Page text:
Researchers use satellites to analyze global reef biodiversity

In Phys.org February 10, 2024     Researchers used Earth-orbiting satellites to map coral reef biodiversity at a global scale to show that areas of high habitat diversity also have high species diversity. This new satellite mapping technique can help …

The Living Oceans Foundation joins CORDAP Advisory Board

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Following a unanimous decision made by the representatives of the G20 nations of the Initiative Governance Committee (IGC) of the Global Coral Reef Research and Development Accelerator Platform (CORDAP), the Khaled bin Sultan Living Oceans Foundation (KSLOF) has been appointed as a new member of …

It’s Official: Coral Reefs are Facing a Mass Global Bleaching Event

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Today, a worldwide network of coral reef scientists announced that the world is currently experiencing its fourth global coral bleaching event, the second to hit reefs in the last 10 years. The announcement, made by the National Oceanic and Atmospheric Administration (NOAA) and the International Coral Reef Initiative (ICRI), comes at a time when coral reefs are facing a number of threats to their survival.  

Bleaching-level heat stress, caused by prolonged increases in anomalous ocean temperatures, has – and continues to be – extensive across the Atlantic, Pacific, and Indian Oceans.

The Khaled bin Sultan Living Oceans Foundation at COP28

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The Khaled bin Sultan Living Oceans Foundation (KSLOF) will be participating in COP28 this December 2023. The 28th annual United Nations climate meeting is being hosted by the UAE and will be held at Expo City in Dubai. The United Nations COP or “Conference of Parties” is the highest decision-making process on climate issues as it convenes over 70,000 delegates, heads of state, and world leaders. KSLOF is honored to be participating in several events at COP28 this year to discuss the role of philanthropy in ocean conservation, upcoming projects that focus on monitoring and restoration of coral reefs, and the importance of preserving global biodiversity through coral reef protection…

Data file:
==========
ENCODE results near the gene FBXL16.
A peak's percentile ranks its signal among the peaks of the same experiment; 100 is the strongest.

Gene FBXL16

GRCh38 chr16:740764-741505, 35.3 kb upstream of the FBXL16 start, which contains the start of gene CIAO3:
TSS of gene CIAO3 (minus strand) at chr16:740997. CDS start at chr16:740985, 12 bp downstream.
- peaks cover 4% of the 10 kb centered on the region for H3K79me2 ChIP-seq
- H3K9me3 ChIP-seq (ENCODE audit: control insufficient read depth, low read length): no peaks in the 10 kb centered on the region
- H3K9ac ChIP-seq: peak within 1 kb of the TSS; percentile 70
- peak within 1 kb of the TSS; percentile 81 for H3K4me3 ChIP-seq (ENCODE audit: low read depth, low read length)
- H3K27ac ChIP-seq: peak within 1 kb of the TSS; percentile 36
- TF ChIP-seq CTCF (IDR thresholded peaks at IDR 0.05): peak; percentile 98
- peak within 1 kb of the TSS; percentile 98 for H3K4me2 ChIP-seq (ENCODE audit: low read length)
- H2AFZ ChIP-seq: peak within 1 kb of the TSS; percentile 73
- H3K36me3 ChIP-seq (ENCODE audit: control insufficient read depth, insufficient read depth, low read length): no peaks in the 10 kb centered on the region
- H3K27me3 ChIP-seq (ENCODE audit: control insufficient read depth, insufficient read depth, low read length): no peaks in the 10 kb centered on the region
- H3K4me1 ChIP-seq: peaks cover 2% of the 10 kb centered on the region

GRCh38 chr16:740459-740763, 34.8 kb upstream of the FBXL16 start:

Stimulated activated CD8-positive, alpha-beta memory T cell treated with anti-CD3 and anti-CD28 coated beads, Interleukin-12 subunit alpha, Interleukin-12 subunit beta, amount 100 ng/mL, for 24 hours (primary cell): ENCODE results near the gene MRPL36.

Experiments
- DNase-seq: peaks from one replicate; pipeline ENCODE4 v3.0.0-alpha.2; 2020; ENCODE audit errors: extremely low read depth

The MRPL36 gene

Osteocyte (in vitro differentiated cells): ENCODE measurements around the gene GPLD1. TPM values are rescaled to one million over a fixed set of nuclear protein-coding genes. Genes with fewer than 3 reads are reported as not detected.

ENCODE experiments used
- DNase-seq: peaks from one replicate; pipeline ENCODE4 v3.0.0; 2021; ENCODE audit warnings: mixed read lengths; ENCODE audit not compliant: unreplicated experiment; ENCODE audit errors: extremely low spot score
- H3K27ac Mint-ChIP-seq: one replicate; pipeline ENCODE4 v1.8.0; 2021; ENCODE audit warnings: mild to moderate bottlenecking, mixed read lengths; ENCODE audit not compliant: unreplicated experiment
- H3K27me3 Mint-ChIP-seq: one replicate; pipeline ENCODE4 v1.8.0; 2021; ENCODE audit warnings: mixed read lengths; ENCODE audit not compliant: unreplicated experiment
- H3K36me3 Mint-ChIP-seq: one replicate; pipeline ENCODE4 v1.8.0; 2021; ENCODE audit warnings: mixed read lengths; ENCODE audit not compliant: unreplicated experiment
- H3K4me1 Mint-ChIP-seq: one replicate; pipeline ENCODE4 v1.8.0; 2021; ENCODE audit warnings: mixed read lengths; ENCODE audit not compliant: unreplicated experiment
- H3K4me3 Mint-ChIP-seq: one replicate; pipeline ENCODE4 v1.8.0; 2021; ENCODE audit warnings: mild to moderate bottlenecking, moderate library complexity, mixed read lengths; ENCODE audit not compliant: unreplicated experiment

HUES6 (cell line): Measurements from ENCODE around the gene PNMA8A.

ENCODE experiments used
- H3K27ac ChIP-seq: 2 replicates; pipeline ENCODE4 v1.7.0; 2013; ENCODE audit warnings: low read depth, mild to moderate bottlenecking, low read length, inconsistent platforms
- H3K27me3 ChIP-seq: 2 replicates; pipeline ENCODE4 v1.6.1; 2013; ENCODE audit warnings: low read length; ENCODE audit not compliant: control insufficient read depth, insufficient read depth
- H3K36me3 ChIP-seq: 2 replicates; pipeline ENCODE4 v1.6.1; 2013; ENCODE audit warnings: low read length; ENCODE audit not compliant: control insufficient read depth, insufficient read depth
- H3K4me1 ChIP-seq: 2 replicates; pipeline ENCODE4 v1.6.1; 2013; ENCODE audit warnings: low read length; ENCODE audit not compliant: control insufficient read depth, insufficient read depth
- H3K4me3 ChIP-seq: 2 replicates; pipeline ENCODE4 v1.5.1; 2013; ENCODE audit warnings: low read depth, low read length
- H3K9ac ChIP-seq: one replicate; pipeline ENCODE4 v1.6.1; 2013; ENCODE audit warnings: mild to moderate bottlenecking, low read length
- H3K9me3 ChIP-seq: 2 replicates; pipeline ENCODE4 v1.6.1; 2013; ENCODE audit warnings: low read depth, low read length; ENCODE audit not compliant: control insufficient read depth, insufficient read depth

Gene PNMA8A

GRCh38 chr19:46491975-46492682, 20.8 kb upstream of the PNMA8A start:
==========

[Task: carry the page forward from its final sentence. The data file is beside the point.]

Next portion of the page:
Nurturing Innovation and Community Connection at UC Berkeley’s Gump Research Station

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In the heart of Moorea Island in French Polynesia, a recent workshop at UC Berkeley’s Gump Research Station set the stage for a potentially transformative endeavor. Hosted by Gump Station, this gathering was dedicated to fostering a dynamic collaboration between scientists and the local community. The goal? To inform the creation of an ‘Innovation Hub’ that bridges the gap between research and the people it ultimately serves.

The event brought together over 30 people from around the world with an interest in working with the environment and people of French Polynesia. Participants included an eclectic mix of scientists, funders, representatives from nonprofit and community outreach organizations, and prominent members of the local community. The Foundation’s Chief Communications Officer, Liz Thompson, attended and shared some ideas about what the Innovation Hub could be and how it could be structured to benefit both the people and the marine environment of Moorea. The workshop succeeded in bringing together diverse minds united by a shared passion for combining science and outreach for conservation…

The Monaco Statement

The Khaled bin Sultan Living Oceans Foundation is a proud member of the Foundation’s Dialogue, and signed on to the Monaco Statement to help align philanthropic investments in marine science to address the goals of the UN Decade of Ocean …